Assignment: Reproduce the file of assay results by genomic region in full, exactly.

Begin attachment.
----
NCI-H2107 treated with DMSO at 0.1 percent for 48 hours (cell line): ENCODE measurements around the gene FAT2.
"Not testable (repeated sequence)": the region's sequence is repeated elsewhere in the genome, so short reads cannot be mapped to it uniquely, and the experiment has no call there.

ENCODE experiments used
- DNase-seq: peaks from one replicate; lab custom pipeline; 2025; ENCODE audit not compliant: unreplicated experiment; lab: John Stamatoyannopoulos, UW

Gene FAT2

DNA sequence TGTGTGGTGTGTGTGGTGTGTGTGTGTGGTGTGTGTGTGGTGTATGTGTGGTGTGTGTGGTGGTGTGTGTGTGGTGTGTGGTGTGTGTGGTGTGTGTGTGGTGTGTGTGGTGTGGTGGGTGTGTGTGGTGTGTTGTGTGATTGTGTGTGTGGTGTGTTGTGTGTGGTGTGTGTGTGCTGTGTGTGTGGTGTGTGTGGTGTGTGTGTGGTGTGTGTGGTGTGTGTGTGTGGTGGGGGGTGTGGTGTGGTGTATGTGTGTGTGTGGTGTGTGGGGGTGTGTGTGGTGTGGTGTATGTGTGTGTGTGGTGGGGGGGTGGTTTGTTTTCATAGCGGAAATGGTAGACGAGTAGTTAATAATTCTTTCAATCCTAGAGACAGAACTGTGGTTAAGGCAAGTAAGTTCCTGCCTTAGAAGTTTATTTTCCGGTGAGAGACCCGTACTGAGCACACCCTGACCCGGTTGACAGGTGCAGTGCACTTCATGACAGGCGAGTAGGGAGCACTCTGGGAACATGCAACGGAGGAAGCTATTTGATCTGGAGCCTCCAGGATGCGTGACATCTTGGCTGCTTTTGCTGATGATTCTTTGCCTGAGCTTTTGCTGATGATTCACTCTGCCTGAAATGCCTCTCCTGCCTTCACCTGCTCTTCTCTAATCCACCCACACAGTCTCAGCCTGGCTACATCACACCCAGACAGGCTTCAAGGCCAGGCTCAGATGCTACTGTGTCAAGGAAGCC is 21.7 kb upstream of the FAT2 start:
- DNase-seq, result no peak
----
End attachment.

NCI-H2107 treated with DMSO at 0.1 percent for 48 hours (cell line): ENCODE measurements around the gene FAT2.
"Not testable (repeated sequence)": the region's sequence is repeated elsewhere in the genome, so short reads cannot be mapped to it uniquely, and the experiment has no call there.

ENCODE experiments used
- DNase-seq: peaks from one replicate; lab custom pipeline; 2025; ENCODE audit not compliant: unreplicated experiment; lab: John Stamatoyannopoulos, UW

Gene FAT2

DNA sequence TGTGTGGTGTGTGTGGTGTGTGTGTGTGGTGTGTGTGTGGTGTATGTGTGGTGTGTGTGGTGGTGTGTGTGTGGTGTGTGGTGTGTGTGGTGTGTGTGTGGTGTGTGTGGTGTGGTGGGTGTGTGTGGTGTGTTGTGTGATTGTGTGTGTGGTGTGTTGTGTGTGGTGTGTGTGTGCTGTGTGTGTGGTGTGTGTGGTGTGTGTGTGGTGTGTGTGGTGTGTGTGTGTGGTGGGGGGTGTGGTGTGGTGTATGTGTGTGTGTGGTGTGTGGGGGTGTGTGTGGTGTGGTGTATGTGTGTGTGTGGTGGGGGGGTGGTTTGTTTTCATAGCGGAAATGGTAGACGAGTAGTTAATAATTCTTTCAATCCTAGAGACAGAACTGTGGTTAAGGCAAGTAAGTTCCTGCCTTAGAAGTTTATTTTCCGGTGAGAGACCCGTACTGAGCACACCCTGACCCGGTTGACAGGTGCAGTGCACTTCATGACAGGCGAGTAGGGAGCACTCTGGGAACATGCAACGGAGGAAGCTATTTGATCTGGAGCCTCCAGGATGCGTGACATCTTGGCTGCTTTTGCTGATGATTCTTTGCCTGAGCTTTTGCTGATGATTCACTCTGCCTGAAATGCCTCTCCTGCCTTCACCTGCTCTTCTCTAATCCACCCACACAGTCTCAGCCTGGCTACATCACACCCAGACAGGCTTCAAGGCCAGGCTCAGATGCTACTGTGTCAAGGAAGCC is 21.7 kb upstream of the FAT2 start:
- DNase-seq, result no peak